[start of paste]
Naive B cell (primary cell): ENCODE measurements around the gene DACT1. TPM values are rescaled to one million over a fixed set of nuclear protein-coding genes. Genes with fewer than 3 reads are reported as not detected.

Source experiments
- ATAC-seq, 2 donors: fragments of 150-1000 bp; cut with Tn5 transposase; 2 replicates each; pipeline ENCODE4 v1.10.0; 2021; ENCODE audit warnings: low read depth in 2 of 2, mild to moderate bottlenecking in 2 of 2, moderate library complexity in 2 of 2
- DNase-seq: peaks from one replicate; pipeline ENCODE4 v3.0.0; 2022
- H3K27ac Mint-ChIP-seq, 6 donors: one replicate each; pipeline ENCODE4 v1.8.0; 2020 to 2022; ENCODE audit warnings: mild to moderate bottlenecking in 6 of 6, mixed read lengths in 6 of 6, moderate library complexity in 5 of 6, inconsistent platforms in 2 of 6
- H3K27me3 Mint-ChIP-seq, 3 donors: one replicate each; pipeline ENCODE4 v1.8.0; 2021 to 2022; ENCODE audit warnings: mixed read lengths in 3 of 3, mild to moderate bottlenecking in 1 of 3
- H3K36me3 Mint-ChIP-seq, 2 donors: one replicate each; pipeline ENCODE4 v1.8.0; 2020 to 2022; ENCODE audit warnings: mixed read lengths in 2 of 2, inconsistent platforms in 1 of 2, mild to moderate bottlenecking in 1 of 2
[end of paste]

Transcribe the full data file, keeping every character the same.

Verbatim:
Naive B cell (primary cell): ENCODE measurements around the gene DACT1. TPM values are rescaled to one million over a fixed set of nuclear protein-coding genes. Genes with fewer than 3 reads are reported as not detected.

Source experiments
- ATAC-seq, 2 donors: fragments of 150-1000 bp; cut with Tn5 transposase; 2 replicates each; pipeline ENCODE4 v1.10.0; 2021; ENCODE audit warnings: low read depth in 2 of 2, mild to moderate bottlenecking in 2 of 2, moderate library complexity in 2 of 2
- DNase-seq: peaks from one replicate; pipeline ENCODE4 v3.0.0; 2022
- H3K27ac Mint-ChIP-seq, 6 donors: one replicate each; pipeline ENCODE4 v1.8.0; 2020 to 2022; ENCODE audit warnings: mild to moderate bottlenecking in 6 of 6, mixed read lengths in 6 of 6, moderate library complexity in 5 of 6, inconsistent platforms in 2 of 6
- H3K27me3 Mint-ChIP-seq, 3 donors: one replicate each; pipeline ENCODE4 v1.8.0; 2021 to 2022; ENCODE audit warnings: mixed read lengths in 3 of 3, mild to moderate bottlenecking in 1 of 3
- H3K36me3 Mint-ChIP-seq, 2 donors: one replicate each; pipeline ENCODE4 v1.8.0; 2020 to 2022; ENCODE audit warnings: mixed read lengths in 2 of 2, inconsistent platforms in 1 of 2, mild to moderate bottlenecking in 1 of 2